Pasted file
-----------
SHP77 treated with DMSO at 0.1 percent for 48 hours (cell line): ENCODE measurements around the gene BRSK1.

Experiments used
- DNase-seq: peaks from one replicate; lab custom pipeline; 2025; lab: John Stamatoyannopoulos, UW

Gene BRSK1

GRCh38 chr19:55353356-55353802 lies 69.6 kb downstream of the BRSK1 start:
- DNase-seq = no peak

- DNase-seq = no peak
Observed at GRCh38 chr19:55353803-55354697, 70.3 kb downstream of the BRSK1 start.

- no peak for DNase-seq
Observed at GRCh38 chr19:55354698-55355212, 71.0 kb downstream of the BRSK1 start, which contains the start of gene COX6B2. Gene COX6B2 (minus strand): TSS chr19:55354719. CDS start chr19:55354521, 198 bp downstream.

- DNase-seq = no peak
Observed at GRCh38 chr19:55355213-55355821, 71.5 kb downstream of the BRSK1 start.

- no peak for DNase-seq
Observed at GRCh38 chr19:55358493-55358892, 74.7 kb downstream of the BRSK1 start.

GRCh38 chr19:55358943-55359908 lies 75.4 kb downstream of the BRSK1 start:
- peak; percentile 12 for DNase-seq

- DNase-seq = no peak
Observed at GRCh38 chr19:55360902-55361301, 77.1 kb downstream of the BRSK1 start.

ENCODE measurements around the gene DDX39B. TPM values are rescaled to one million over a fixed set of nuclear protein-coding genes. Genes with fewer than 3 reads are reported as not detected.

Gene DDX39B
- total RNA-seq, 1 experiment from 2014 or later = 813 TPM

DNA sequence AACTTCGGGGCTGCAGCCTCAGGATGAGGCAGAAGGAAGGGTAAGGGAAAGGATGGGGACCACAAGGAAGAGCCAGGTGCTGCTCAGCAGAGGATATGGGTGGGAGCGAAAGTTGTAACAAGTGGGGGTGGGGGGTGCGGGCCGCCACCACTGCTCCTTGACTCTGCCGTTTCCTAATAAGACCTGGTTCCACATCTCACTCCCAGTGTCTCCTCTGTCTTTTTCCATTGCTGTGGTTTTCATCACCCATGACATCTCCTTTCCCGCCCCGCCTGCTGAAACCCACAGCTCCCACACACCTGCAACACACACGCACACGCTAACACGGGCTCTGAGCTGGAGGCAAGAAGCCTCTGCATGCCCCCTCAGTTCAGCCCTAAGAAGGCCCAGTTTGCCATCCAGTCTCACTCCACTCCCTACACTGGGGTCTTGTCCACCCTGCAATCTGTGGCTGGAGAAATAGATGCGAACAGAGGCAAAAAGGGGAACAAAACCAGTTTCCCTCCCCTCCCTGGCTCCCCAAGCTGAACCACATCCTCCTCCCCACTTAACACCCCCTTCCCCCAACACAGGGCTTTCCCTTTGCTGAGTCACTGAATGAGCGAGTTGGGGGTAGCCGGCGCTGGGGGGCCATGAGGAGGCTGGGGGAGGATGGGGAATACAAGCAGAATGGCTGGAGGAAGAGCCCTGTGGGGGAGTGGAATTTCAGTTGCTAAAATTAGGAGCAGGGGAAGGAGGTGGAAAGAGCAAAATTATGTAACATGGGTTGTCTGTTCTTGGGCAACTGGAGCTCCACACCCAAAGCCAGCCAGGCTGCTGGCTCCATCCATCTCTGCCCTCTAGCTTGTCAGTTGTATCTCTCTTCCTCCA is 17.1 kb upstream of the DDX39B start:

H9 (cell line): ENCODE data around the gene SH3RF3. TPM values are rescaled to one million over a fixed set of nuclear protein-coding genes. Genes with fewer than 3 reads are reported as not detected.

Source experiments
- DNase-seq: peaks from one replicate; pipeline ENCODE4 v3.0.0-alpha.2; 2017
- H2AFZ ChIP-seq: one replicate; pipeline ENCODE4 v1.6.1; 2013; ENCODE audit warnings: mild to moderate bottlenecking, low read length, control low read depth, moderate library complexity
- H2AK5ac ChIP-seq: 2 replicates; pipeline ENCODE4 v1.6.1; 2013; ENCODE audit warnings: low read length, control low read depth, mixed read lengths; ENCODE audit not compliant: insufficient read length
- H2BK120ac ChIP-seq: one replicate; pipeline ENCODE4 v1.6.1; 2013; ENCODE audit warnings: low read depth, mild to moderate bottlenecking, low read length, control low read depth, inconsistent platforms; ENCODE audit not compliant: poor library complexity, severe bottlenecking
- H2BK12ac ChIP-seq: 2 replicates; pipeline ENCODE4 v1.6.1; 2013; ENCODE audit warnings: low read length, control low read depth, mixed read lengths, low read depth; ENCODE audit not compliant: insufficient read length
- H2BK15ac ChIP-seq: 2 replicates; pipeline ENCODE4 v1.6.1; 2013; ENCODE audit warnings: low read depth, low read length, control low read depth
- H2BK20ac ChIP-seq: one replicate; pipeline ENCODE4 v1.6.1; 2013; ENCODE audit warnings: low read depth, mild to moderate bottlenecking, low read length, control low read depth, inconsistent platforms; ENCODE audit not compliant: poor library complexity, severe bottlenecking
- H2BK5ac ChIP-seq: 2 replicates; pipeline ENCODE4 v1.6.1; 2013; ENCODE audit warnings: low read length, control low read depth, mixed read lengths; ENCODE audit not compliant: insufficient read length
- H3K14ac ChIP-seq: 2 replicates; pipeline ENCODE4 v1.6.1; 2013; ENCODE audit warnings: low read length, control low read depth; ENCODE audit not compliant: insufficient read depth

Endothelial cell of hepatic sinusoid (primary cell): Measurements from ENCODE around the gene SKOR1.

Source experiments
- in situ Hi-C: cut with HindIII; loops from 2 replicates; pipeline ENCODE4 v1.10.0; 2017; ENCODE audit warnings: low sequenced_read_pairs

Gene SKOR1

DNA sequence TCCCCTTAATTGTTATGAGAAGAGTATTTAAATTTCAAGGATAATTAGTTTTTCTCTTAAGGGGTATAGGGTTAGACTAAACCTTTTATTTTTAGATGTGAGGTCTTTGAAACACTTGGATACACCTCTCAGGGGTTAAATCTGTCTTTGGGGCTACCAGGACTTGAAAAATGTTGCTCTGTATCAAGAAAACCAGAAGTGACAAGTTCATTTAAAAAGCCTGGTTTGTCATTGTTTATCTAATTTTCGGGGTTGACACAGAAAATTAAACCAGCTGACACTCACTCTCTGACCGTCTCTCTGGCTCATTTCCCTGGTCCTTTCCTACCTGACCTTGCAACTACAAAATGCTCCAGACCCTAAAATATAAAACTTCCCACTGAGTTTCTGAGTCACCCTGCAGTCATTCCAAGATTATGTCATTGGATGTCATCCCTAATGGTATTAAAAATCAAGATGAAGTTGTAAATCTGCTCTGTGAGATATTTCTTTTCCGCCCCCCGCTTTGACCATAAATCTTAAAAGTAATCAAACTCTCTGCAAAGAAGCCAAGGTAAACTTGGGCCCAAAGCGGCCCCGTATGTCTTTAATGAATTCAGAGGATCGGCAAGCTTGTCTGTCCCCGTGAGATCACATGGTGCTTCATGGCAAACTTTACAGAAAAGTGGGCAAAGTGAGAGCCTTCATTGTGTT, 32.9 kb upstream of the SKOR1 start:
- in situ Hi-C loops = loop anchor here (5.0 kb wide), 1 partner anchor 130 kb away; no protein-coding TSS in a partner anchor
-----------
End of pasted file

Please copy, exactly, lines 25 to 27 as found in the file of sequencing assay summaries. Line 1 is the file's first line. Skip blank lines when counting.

- DNase-seq: peaks from one replicate; pipeline ENCODE4 v3.0.0-alpha.2; 2017
- H2AFZ ChIP-seq: one replicate; pipeline ENCODE4 v1.6.1; 2013; ENCODE audit warnings: mild to moderate bottlenecking, low read length, control low read depth, moderate library complexity
- H2AK5ac ChIP-seq: 2 replicates; pipeline ENCODE4 v1.6.1; 2013; ENCODE audit warnings: low read length, control low read depth, mixed read lengths; ENCODE audit not compliant: insufficient read length